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catch segmentation fault with gdb

This is a discussion on catch segmentation fault with gdb within the C Programming forums, part of the General Programming Boards category; Hi, I am working on a distributed application in C. My program gives segmentation fault and aborts execution. But, when ...

  1. #1
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    catch segmentation fault with gdb

    Hi,

    I am working on a distributed application in C. My program gives segmentation fault and aborts execution.

    But, when I try to run it through gdb, it keeps on running although without giving a useful output.

    I realize that I do not put much information in my query. But, what general causes could generate this behaviour.

    I am interested to find the cause of segmentation fault.

    thanks,

  2. #2
    SAMARAS std10093's Avatar
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    Posting the code that is prone to seg can help
    Code - functions and small libraries I use


    It’s 2014 and I still use printf() for debugging.


    "Programs must be written for people to read, and only incidentally for machines to execute. " —Harold Abelson

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    the problem is, it is rather big code, and it is not clear which part may have the problem, but I will paste the part from which I have last output
    Code:
    
    void ready_queue_print_msg_queue(unsigned char queue_no) {
    
    	READY_QUEUE_IDX **idx_temp;
    
    	idx_temp = &(ready_queues[queue_no].list_base);
    	PRINTF("\n Start=");
    	while (1) {
    		if (*idx_temp == NULL){
    			PRINTF(" NULL\n");
    			break;
    		}
    	
    		PRINTF(" %d ->", MDB_Get_runtime_id((*idx_temp)->message_DB_pointer) & 0xff);
    		
    		/* Increment */
    		idx_temp = &((*idx_temp)->link);
    	}
    	return ;
    }
    This function basically prints out items of a linked list. It prints the items fine. But, after this function is finished, I do not see any further outputs from the program.

    thanks

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    Well, seg faults are caused by your program trying to access memory it doesn't have access to. That's the way the operating system deals with such errors.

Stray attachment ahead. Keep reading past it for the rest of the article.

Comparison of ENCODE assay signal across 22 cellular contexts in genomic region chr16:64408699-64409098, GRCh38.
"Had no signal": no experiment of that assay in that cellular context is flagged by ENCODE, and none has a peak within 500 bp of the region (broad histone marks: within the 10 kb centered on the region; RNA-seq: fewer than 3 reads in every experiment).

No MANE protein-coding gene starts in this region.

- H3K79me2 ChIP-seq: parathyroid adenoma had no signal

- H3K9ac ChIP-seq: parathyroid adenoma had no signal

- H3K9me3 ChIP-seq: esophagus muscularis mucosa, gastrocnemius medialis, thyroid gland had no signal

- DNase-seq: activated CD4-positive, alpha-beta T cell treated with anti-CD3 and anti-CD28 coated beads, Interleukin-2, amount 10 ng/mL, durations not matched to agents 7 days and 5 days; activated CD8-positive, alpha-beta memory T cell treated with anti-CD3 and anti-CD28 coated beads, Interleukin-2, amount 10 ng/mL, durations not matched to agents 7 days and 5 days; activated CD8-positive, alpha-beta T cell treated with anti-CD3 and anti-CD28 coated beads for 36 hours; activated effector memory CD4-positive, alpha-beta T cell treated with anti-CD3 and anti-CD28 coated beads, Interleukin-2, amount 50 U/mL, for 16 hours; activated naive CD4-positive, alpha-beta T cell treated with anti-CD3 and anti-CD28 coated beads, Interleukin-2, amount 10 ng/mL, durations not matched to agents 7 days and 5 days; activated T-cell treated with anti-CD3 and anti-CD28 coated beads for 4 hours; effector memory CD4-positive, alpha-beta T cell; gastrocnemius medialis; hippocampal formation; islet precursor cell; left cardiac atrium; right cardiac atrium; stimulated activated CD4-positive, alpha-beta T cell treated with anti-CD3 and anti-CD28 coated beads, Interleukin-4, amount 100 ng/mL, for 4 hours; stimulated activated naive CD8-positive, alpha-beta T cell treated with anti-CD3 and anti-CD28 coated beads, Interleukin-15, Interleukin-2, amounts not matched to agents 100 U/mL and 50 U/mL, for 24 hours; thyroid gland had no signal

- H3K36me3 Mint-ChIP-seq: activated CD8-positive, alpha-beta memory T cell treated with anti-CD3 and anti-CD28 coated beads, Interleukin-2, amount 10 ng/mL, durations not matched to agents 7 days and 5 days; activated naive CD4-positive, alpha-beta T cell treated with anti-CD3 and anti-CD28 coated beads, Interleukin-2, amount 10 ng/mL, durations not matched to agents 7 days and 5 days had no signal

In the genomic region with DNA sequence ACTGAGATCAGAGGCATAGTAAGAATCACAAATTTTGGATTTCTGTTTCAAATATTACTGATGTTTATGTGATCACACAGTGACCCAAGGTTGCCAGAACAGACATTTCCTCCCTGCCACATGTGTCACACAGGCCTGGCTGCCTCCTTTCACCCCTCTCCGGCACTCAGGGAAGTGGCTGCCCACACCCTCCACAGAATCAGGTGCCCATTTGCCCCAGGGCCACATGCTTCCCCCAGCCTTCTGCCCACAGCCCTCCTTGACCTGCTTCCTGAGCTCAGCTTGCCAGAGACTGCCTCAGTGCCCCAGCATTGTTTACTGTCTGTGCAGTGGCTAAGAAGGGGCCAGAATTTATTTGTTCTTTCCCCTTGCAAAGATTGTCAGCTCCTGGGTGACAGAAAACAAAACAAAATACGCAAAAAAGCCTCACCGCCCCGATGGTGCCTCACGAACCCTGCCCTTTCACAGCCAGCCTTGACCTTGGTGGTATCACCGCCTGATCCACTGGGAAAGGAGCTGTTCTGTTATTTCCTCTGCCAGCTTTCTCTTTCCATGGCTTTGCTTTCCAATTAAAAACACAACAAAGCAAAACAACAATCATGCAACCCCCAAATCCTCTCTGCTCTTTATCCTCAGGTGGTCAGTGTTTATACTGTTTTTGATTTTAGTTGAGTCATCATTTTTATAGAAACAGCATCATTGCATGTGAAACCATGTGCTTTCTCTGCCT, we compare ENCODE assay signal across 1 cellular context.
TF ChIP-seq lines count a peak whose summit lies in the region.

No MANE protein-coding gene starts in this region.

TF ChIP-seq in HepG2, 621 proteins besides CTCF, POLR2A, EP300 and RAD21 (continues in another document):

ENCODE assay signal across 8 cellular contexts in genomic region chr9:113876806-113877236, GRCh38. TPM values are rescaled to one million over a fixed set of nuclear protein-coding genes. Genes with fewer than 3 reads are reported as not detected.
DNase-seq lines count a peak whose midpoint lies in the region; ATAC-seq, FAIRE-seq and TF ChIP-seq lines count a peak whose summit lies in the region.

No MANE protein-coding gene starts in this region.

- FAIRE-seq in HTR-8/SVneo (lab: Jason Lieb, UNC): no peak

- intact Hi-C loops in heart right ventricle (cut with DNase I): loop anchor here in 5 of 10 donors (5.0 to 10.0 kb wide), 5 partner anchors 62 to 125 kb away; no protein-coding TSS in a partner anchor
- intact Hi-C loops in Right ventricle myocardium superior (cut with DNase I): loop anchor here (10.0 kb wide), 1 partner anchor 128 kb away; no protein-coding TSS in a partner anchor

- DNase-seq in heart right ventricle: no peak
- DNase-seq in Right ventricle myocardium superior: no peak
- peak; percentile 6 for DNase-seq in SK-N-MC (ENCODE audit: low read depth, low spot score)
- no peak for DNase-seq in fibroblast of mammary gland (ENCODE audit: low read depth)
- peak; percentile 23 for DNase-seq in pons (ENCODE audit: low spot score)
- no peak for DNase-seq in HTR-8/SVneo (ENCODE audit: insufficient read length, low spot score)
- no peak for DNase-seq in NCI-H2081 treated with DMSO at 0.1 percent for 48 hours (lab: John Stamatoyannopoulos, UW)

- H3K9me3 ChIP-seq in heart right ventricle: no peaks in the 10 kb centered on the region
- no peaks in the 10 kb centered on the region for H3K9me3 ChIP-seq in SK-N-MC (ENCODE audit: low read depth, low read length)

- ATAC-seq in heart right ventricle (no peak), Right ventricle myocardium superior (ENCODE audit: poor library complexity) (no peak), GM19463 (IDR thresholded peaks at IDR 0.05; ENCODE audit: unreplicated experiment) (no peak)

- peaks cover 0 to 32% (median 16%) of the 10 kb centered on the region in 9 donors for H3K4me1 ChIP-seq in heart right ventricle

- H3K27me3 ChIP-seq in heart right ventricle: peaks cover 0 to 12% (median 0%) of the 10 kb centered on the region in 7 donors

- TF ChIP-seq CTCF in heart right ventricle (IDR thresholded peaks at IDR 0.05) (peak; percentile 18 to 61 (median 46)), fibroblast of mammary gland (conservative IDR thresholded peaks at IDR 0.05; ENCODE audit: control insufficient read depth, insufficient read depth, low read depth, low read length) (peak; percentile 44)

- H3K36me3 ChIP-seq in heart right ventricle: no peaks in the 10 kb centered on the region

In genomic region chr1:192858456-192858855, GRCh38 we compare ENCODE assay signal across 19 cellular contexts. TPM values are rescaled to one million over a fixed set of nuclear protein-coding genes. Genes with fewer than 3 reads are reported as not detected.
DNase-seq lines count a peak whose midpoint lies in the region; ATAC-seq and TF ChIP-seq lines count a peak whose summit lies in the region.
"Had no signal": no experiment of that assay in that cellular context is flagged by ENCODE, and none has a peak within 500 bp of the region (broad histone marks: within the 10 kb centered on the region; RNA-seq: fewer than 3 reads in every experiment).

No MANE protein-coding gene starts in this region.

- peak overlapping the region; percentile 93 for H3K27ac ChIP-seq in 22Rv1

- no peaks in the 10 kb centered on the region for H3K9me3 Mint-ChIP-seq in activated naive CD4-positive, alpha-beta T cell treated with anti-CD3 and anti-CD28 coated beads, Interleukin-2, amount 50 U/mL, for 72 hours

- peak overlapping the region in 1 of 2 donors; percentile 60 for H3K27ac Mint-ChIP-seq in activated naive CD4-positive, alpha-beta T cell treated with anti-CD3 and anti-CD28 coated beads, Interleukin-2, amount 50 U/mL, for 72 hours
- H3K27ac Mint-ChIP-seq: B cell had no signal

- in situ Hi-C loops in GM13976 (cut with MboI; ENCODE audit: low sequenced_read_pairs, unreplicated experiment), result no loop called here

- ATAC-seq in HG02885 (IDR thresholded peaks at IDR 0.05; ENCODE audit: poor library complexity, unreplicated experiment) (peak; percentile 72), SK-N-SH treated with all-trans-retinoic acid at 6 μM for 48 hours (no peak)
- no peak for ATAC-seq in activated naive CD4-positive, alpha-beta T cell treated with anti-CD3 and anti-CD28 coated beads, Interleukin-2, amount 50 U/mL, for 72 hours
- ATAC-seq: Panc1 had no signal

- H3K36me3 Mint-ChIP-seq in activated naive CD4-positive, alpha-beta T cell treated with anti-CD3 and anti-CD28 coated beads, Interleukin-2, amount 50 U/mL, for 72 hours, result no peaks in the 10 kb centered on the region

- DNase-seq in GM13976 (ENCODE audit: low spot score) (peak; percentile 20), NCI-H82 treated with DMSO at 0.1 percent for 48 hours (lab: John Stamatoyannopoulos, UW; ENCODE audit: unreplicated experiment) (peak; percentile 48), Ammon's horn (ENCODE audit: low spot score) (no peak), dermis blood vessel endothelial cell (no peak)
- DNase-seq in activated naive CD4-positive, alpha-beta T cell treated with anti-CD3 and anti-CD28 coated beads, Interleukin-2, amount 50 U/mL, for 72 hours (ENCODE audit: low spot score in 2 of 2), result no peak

The C programming language, on the other hand, simply states that such errors result in undefined behavior. Undefined means anything or nothing can happen. It may not even compile, it may crash, or fail silently, it may give incorrect results or even appear to work. One possible scenario is that it crashes when you run it normally, but appears to work (or at least doesn't crash) when run in the debugger.

    You might try putting in some fprintf statements to print to stderr, for debugging. Note, that is fprintf, and stderr. stderr is not buffered, so output shows up immediately. Trying to use stdout for debugging can be problematic because calling printf does not guarantee that the output will show up immediately on the screen. That makes it hard to pinpoint where the problem is, because your output doesn't accurately reflect where the program crashed. Thus you use stderr to debug since it shows up right away.

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    thanks anduril462, I will try your suggestions.

  6. #6
    SAMARAS std10093's Avatar
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    You have a list. Probably the insertion function is not ok. I would check that function again.
    Code - functions and small libraries I use


    It’s 2014 and I still use printf() for debugging.


    "Programs must be written for people to read, and only incidentally for machines to execute. " —Harold Abelson